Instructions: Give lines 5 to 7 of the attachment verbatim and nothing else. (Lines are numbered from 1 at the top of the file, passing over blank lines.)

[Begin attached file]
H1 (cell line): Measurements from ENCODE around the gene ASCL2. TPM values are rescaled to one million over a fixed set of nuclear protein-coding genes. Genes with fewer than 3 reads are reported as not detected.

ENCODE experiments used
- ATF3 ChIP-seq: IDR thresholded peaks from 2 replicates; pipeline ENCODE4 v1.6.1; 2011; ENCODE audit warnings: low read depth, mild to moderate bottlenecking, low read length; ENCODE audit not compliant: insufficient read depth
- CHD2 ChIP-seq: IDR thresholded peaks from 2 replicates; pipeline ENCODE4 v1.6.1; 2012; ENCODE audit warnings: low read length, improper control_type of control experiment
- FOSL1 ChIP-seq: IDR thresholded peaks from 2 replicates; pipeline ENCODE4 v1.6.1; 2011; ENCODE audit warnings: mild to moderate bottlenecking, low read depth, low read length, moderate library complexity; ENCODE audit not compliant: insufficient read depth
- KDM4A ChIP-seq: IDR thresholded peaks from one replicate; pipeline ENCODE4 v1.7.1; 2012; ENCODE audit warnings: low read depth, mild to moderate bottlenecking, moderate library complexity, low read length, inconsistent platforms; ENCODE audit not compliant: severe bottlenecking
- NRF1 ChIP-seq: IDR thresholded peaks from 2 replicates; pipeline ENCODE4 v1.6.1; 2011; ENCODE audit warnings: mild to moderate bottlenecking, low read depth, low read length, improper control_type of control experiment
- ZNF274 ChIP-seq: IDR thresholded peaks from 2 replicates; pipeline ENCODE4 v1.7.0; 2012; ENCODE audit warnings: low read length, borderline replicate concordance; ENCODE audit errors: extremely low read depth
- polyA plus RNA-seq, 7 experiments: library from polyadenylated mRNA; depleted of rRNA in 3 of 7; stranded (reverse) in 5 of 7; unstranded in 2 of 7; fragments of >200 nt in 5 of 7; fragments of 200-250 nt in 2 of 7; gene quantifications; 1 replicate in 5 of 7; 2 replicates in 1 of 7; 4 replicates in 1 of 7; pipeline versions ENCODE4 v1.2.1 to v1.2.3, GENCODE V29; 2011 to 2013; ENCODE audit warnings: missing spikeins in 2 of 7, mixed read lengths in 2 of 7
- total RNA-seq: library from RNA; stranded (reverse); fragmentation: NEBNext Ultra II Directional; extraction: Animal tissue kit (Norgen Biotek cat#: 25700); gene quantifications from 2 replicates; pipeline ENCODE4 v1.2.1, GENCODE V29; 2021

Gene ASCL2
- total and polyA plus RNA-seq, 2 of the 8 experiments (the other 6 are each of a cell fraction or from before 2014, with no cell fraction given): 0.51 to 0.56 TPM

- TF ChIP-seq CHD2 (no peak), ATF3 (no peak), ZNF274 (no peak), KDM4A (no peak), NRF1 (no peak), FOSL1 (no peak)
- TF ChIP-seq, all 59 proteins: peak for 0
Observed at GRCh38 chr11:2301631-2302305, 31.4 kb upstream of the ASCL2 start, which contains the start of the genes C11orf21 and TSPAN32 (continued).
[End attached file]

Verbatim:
- FOSL1 ChIP-seq: IDR thresholded peaks from 2 replicates; pipeline ENCODE4 v1.6.1; 2011; ENCODE audit warnings: mild to moderate bottlenecking, low read depth, low read length, moderate library complexity; ENCODE audit not compliant: insufficient read depth
- KDM4A ChIP-seq: IDR thresholded peaks from one replicate; pipeline ENCODE4 v1.7.1; 2012; ENCODE audit warnings: low read depth, mild to moderate bottlenecking, moderate library complexity, low read length, inconsistent platforms; ENCODE audit not compliant: severe bottlenecking
- NRF1 ChIP-seq: IDR thresholded peaks from 2 replicates; pipeline ENCODE4 v1.6.1; 2011; ENCODE audit warnings: mild to moderate bottlenecking, low read depth, low read length, improper control_type of control experiment